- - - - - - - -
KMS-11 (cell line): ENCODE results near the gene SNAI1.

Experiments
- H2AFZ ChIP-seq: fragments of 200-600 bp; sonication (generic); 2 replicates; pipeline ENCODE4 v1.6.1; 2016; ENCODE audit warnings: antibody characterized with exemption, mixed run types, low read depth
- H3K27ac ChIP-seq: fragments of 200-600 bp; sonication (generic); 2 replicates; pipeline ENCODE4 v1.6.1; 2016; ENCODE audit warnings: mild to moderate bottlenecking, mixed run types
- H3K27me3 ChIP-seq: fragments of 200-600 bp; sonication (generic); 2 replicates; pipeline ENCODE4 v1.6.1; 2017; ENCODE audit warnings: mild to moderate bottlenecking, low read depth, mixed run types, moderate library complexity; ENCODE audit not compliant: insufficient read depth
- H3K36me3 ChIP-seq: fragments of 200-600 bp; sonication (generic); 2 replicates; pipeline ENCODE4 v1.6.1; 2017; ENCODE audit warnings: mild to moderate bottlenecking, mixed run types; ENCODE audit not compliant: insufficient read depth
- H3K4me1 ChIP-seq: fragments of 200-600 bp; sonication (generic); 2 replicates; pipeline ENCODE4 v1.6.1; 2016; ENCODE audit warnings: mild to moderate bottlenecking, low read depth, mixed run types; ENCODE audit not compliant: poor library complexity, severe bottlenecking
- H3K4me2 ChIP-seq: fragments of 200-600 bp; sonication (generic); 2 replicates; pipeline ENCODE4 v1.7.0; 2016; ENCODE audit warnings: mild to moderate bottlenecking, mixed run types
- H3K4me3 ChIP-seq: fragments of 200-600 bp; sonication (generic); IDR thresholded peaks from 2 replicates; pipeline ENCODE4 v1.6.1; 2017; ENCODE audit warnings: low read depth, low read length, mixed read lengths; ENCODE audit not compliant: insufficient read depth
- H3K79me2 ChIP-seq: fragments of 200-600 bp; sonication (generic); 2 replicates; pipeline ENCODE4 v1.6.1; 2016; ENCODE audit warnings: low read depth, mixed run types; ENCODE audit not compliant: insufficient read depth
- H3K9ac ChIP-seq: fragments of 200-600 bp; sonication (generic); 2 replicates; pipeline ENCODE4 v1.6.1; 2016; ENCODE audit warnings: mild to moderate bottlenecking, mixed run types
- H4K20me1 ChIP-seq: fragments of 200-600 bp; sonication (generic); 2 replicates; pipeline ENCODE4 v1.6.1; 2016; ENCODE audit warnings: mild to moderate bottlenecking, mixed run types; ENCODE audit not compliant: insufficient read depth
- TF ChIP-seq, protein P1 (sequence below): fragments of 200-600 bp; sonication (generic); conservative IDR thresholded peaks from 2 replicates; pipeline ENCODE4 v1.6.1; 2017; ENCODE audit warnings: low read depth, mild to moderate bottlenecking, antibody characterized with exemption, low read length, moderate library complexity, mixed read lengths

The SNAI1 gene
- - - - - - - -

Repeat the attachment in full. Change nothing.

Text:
KMS-11 (cell line): ENCODE results near the gene SNAI1.

Experiments
- H2AFZ ChIP-seq: fragments of 200-600 bp; sonication (generic); 2 replicates; pipeline ENCODE4 v1.6.1; 2016; ENCODE audit warnings: antibody characterized with exemption, mixed run types, low read depth
- H3K27ac ChIP-seq: fragments of 200-600 bp; sonication (generic); 2 replicates; pipeline ENCODE4 v1.6.1; 2016; ENCODE audit warnings: mild to moderate bottlenecking, mixed run types
- H3K27me3 ChIP-seq: fragments of 200-600 bp; sonication (generic); 2 replicates; pipeline ENCODE4 v1.6.1; 2017; ENCODE audit warnings: mild to moderate bottlenecking, low read depth, mixed run types, moderate library complexity; ENCODE audit not compliant: insufficient read depth
- H3K36me3 ChIP-seq: fragments of 200-600 bp; sonication (generic); 2 replicates; pipeline ENCODE4 v1.6.1; 2017; ENCODE audit warnings: mild to moderate bottlenecking, mixed run types; ENCODE audit not compliant: insufficient read depth
- H3K4me1 ChIP-seq: fragments of 200-600 bp; sonication (generic); 2 replicates; pipeline ENCODE4 v1.6.1; 2016; ENCODE audit warnings: mild to moderate bottlenecking, low read depth, mixed run types; ENCODE audit not compliant: poor library complexity, severe bottlenecking
- H3K4me2 ChIP-seq: fragments of 200-600 bp; sonication (generic); 2 replicates; pipeline ENCODE4 v1.7.0; 2016; ENCODE audit warnings: mild to moderate bottlenecking, mixed run types
- H3K4me3 ChIP-seq: fragments of 200-600 bp; sonication (generic); IDR thresholded peaks from 2 replicates; pipeline ENCODE4 v1.6.1; 2017; ENCODE audit warnings: low read depth, low read length, mixed read lengths; ENCODE audit not compliant: insufficient read depth
- H3K79me2 ChIP-seq: fragments of 200-600 bp; sonication (generic); 2 replicates; pipeline ENCODE4 v1.6.1; 2016; ENCODE audit warnings: low read depth, mixed run types; ENCODE audit not compliant: insufficient read depth
- H3K9ac ChIP-seq: fragments of 200-600 bp; sonication (generic); 2 replicates; pipeline ENCODE4 v1.6.1; 2016; ENCODE audit warnings: mild to moderate bottlenecking, mixed run types
- H4K20me1 ChIP-seq: fragments of 200-600 bp; sonication (generic); 2 replicates; pipeline ENCODE4 v1.6.1; 2016; ENCODE audit warnings: mild to moderate bottlenecking, mixed run types; ENCODE audit not compliant: insufficient read depth
- TF ChIP-seq, protein P1 (sequence below): fragments of 200-600 bp; sonication (generic); conservative IDR thresholded peaks from 2 replicates; pipeline ENCODE4 v1.6.1; 2017; ENCODE audit warnings: low read depth, mild to moderate bottlenecking, antibody characterized with exemption, low read length, moderate library complexity, mixed read lengths

The SNAI1 gene